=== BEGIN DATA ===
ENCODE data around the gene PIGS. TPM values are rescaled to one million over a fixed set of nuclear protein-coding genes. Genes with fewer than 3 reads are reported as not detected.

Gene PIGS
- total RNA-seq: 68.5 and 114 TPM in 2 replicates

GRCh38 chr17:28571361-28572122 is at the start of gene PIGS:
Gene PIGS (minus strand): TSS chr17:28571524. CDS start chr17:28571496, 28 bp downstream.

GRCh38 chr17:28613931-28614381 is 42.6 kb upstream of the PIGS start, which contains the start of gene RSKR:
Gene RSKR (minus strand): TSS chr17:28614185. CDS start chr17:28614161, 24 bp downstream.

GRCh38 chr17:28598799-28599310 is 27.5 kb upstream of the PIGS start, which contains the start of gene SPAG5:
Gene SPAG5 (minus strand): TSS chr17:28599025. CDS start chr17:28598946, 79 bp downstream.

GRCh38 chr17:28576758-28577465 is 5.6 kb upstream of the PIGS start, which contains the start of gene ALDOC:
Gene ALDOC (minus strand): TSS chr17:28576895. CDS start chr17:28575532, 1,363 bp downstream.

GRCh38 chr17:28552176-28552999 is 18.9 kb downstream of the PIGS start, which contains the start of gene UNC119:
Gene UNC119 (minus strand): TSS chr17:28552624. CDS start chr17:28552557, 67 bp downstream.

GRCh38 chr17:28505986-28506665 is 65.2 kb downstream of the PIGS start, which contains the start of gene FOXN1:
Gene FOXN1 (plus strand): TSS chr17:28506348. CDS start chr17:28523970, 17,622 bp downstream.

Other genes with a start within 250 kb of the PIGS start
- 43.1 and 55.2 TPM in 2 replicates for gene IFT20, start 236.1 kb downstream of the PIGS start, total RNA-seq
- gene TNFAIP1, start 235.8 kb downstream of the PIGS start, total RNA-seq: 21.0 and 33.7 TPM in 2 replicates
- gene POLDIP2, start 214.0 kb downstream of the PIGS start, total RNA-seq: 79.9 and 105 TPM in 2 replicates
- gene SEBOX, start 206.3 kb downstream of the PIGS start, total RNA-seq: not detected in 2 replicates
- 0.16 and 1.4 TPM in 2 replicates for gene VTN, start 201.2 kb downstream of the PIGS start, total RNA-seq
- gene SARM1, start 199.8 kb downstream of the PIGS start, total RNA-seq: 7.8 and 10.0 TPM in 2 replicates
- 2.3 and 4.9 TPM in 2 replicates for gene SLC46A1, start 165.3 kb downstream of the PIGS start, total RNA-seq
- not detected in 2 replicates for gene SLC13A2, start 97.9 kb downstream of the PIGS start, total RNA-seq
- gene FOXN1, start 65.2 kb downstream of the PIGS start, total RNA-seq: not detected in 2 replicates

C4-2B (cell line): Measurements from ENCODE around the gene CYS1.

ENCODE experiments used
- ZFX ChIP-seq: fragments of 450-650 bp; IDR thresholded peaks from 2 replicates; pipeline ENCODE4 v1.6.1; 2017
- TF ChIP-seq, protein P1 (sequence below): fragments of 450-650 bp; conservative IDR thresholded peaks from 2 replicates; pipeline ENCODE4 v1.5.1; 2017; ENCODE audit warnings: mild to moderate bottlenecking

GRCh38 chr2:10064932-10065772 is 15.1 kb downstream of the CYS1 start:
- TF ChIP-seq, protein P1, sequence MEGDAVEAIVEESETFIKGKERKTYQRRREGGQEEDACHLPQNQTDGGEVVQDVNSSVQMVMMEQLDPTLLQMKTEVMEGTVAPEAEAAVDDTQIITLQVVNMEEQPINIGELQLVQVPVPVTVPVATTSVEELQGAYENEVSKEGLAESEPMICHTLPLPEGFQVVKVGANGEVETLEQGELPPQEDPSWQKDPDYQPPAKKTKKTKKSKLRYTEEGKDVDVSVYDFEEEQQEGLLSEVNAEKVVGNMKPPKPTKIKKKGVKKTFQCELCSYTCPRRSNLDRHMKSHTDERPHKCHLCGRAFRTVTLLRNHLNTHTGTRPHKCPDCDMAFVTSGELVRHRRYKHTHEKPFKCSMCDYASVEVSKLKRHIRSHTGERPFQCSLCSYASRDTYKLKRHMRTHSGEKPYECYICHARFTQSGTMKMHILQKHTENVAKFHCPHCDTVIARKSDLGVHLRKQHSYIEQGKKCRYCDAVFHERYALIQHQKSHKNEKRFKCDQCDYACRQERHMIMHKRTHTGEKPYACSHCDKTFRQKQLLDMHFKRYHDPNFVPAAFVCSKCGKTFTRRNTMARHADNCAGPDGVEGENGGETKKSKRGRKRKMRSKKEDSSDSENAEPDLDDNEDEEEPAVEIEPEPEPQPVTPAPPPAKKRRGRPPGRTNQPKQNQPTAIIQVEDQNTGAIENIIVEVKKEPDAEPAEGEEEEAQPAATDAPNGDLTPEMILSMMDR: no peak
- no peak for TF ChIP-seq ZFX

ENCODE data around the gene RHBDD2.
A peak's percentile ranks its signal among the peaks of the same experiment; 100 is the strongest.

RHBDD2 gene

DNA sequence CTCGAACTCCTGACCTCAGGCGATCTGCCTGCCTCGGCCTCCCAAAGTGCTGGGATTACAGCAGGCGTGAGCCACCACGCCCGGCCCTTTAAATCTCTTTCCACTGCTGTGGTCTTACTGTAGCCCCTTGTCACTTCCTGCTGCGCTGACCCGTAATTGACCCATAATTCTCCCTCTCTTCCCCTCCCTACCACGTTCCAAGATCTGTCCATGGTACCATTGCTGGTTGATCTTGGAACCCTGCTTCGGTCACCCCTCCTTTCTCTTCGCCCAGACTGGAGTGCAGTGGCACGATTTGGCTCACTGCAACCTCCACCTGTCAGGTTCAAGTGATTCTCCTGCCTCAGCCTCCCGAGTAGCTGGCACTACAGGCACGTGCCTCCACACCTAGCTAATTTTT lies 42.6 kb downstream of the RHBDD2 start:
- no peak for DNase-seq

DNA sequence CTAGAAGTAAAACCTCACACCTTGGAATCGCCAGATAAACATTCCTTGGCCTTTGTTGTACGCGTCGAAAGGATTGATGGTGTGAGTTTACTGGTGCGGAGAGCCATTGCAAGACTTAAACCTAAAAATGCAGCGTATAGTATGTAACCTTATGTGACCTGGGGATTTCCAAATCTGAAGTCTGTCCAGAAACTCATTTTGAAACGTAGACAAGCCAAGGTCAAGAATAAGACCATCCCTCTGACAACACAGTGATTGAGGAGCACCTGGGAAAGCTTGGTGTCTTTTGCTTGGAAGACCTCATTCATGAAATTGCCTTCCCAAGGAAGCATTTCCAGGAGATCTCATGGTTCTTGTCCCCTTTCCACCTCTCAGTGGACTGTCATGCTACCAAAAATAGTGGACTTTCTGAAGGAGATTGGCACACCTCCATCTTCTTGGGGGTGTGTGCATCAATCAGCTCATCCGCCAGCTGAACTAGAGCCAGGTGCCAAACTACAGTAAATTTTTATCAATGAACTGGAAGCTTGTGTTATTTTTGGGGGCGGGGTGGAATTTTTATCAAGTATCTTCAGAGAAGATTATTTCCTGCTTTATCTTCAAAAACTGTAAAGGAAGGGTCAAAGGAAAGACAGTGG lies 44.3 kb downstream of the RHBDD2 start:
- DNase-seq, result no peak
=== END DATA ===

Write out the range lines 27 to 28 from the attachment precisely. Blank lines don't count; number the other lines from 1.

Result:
ENCODE experiments used
- ZFX ChIP-seq: fragments of 450-650 bp; IDR thresholded peaks from 2 replicates; pipeline ENCODE4 v1.6.1; 2017